Journal of Neurology

, Volume 256, Issue 2, pp 203–212 | Cite as

Relationship between CAG repeat length and brain volume in premanifest and early Huntington’s disease

  • S. M. D. Henley
  • E. J. Wild
  • N. Z. Hobbs
  • R. I. Scahill
  • G. R. Ridgway
  • D. G. MacManus
  • R. A. Barker
  • N. C. Fox
  • S. J. Tabrizi


Huntington’s disease (HD) is caused by an expanded CAG repeat on the gene encoding for the protein huntingtin. There are conflicting findings about the extent to which repeat length predicts signs of the disease or severity of disease progression in adults. This study examined the relationship between CAG repeat length and brain volume in a large cohort of pre- and post-motor onset HD gene carriers, using voxel-based morphometry (VBM), an approach which allowed us to investigate the whole brain without defining a priori regions of interest. We also used VBM to examine group differences between 20 controls, 21 premanifest, and 40 early HD subjects. In the 61 mutation-positive subjects higher CAG repeat length was significantly associated with reduced volume of the body of the caudate nucleus bilaterally, left putamen, right insula, right parahippocampal gyrus, right anterior cingulate, and right occipital lobe, after correcting for age. The group contrasts showed significant reduction in grey matter volume in the early HD group relative to controls in widespread cortical as well as subcortical areas but there was no evidence of difference between controls and premanifest subjects. Overall we have demonstrated that increased CAG repeat length is associated with atrophy in extra-striatal as well as striatal regions, which has implications for the monitoring of disease-modifying therapies in the condition.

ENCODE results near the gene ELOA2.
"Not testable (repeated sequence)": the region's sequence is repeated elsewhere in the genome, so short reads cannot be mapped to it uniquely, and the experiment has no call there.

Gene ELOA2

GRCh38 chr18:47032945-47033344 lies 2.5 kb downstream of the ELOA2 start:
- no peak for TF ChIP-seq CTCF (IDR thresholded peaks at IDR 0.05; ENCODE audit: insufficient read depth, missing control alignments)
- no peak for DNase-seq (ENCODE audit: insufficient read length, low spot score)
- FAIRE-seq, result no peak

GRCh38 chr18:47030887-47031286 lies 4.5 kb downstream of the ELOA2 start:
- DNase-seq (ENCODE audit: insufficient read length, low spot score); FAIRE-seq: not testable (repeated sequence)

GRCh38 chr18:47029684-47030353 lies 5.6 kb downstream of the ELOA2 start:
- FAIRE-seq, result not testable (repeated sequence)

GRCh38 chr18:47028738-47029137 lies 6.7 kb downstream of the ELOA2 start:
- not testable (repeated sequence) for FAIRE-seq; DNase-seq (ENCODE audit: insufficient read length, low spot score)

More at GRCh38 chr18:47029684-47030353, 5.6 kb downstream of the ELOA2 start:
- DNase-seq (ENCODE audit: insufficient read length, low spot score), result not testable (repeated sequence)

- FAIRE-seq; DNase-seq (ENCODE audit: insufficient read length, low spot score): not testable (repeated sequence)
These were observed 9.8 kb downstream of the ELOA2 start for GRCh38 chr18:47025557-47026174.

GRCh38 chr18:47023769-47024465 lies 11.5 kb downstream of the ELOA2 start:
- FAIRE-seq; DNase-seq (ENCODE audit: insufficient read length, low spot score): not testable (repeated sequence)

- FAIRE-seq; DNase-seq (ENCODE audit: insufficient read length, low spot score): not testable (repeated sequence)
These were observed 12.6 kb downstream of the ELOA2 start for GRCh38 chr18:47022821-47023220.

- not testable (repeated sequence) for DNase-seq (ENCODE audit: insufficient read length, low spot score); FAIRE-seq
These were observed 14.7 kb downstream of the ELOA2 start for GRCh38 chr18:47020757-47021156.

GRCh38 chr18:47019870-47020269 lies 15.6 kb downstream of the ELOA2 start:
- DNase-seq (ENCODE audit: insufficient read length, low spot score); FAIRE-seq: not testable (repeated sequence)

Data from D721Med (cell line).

Key words

Huntington’s disease voxel-based morphometry magnetic resonance imaging CAG 


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Copyright information

© Steinkopff-Verlag 2009

Authors and Affiliations

  • S. M. D. Henley
    • 1
    • 7
  • E. J. Wild
    • 1
  • N. Z. Hobbs
    • 1
  • R. I. Scahill
    • 1
  • G. R. Ridgway
    • 2
  • D. G. MacManus
    • 3
  • R. A. Barker
    • 4
  • N. C. Fox
    • 1
    • 5
  • S. J. Tabrizi
    • 5
    • 6
  1. 1.Dementia Research CentreInstitute of Neurology, University CollegeLondonUK
  2. 2.Centre for Medical Image ComputingUniversity CollegeLondonUK
  3. 3.NMR Research Unit, Institute of NeurologyUniversity CollegeLondonUK
  4. 4.Brain Repair Centre, Dept. of Clinical NeurosciencesAddenbrooke’s HospitalCambridgeUK
  5. 5.Dept. of Clinical NeurologyNational Hospital for Neurology and NeurosurgeryLondonUK
  6. 6.Dept. of Neurodegenerative Disease, Institute of NeurologyUniversity College LondonLondonUK
  7. 7.Dementia Research CentreNational Hospital for Neurology and NeurosurgeryLondonUK

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